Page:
I was fortunate to win the Carolina Cup IDPA Championship this past weekend. Below is a stage themed from the movie Collateral. I thought there was a couple interesting training points visible in the video. If you’ve trained with me you’ll notice them, if you haven’t train with me you might want to consider it to up your game!
The Stage: Parry the ‘gun’ pointed at you with strong hand. Then 2 to body of T1, 2 to body and 1 to the head of T2, then head shot on T1. 6 rounds. You’ll notice I shot 7, more on that in a bit.
Draw: Notice the ‘Hitch Draw’ that I teach. Clearly visible even from concealment. I don’t know what the draw time was but the stage was 2.56, so I’m quite certain the draw was under a second. The good consistent grip afforded by the hitch allows solid point shooting at targets of this distance.
Transitions: Eyes ahead of the gun. Heard that somewhere? Again, clearly visible that my head and eyes are leading the gun. Picking a spot on the target and pulling the trigger timed so the gun ignites at the moment it lands in the down zero. You’ll see I was a bit quick on the trigger or a bit slow on the transition coming back to the head of T1. I was pretty certain I fired early but did do a quick literal split second check of the target before firing the last shot. I didn’t want the make up on a stage this quick but you certainly can’t take a 2.5 second miss on at 2.5 second stage!!! All down zeros also.
Still good enough for a stage win leading to a match win. But the things that make it quick here are the things we teach at USA! Firing at extension, eyes ahead of the gun, quick consistent draw.
Demo Speed…….Couldn’t pull it off this year. Thats an inside story for my students on steel. I recommend you come learn it though I didn’t execute this time.
I ended up on the podium for Limited due to the fact they pull out Production separate. Otherwise I wouldn’t have made it as Max shot a 90 with a striker gun. My goal used to be to break 100 with irons but I’m better than that now, new goal is 95. Still wouldn’t have won it this year but you aren’t always going to put up your best number. I came in 7th overall with an open score of 92. My goal with a dot is to break 90. That goal needs readjusted as well….85 is probably a realistic goal for me.
The cool thing about steel and also why some love it and some hate it is it’s always the same. The course is the course. You against it. You either do gooder or you do worser. Frustrating in it’s simplicity. Steel is a funny game. So simple yet so hard. Great training in its own right but also pays off in other disciplines like USPSA and even tactical or self defense practice. Quick transitions, quick draw, hand speed, eye speed. All great stuff.
I didn’t have time to put in the work this year and it showed. Last year I had more time than I had ever had to practice and ended up winning the National Title in Irons and also took home Steel Master. (granted BJ and Dave weren’t playing but you can only kick the ass that shows:) No surprise the more work you put in the better your results.
Manny put up a 96 and a 104 respectively. Not bad numbers but he can do and has done better. I got a few rounds of practice in and I know he got less. But we were there throwing down with the best in the biz none the less. We also had a bet for least extra shots in the Open match. I won’t mention the results but lets just say we’ll both enjoy the case of beer I owe him.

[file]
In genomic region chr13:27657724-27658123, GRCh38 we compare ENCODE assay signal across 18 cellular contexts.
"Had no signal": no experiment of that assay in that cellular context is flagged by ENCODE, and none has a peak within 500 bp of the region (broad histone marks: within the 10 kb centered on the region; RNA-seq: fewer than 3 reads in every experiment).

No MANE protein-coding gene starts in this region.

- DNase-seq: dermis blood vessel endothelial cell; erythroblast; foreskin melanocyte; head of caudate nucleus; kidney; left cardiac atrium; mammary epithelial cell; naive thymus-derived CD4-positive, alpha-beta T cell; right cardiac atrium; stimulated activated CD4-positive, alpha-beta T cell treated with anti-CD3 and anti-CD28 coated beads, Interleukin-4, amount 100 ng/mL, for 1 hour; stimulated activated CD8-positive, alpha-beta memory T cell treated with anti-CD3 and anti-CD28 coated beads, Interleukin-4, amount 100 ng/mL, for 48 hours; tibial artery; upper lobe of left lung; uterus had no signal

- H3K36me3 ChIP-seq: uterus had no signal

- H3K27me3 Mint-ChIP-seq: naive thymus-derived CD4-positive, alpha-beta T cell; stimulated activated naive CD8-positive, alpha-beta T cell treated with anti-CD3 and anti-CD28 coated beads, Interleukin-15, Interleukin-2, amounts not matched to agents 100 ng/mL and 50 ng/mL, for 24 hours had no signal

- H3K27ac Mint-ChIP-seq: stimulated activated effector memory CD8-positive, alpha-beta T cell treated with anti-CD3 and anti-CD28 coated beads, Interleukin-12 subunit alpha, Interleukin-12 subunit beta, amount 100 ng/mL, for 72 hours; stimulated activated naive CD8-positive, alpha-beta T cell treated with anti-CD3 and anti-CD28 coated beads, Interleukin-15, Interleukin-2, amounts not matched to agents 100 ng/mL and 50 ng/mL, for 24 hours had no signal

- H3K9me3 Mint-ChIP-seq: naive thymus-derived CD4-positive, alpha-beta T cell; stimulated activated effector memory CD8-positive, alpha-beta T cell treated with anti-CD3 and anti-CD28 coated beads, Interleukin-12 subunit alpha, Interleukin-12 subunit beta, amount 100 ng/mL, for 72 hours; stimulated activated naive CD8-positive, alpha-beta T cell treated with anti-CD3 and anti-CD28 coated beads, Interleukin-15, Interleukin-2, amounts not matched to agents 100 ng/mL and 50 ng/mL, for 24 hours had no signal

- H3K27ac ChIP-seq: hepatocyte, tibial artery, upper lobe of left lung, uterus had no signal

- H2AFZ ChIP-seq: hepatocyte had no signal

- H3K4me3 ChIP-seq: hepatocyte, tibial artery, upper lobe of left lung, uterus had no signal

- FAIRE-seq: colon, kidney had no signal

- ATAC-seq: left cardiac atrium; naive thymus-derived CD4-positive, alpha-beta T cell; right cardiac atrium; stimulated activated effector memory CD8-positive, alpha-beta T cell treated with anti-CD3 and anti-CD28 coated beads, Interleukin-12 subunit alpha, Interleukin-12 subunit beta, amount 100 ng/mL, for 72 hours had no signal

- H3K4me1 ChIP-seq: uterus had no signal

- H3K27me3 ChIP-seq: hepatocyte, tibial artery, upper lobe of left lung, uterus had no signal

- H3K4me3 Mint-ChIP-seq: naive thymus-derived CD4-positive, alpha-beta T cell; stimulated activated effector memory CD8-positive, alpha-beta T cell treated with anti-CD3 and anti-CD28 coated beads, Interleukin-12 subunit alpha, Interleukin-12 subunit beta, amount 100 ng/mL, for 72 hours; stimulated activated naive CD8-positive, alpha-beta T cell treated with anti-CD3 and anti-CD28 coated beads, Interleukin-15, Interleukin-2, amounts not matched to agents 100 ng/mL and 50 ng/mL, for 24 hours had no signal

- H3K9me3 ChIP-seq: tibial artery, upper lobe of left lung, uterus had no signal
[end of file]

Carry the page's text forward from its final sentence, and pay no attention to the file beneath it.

Congratulations to Sean Beery of Volusia County Gun Club and Mike Calloway of Schuemann Barrels for executing a great match. Also big thanks to all the range staff and officers. Many of them have been working this match for a long time and they did a fantastic job as usual. The match moved to a new venue this year and everything went great. The range was very nice, lots of improvements since I was there last. I wish the best for them and hope to be back next year putting up better scores. Last but not least thanks to the sponsors, the prize table was amazing! Remember to thank those that support the sport.
On to the next match!
I was fortunate to pull off the win this weekend at the SC State match. Didn’t shoot my best however. Always learning especially switching back to the Open blaster for this season. First 3 stages I had 3 penalties and 3 deltas. I think just pushing a little too hard maybe. A miss in hard cover and clipping a no shoot each by 1/16th of an inch and a miss on a 35 yard target. So didn’t feel too horrible about those as they were pretty close. Still not how you want to start however.
Then on the 4th stage (stage 5) I had a crappy situation. It was a fairly complex stage with cross activating poppers setting off 2 swingers and a bobber. I had a good hit on the small popper and came up to the swinger after the load and it wasn’t moving. Did it malfunction? Did I forget something? Panic mode ensues. I checked the other activators were moving, then jumped out of the shooting area to look at one steel which was down meaning it must be the other steel way back on the other side of the stage. Amazing how fast stuff goes through your mind but I quickly calculated the mikes and fte’s couldn’t be worth leaving it. So I bowl back over barrels and anything in my way. Getting to the steel I see there is a good hit on it, again I contemplated leaving it and challenging a calibration but again decided it wasn’t worth the risk. So shot it down and finished the stage.
I’m positive the cable was miss routed, or stick hung up or something. The initial hit was just below the pumpkin, center, full diameter on a small popper. No way that doesn’t take it down, but once you shoot it down you don’t have much recourse.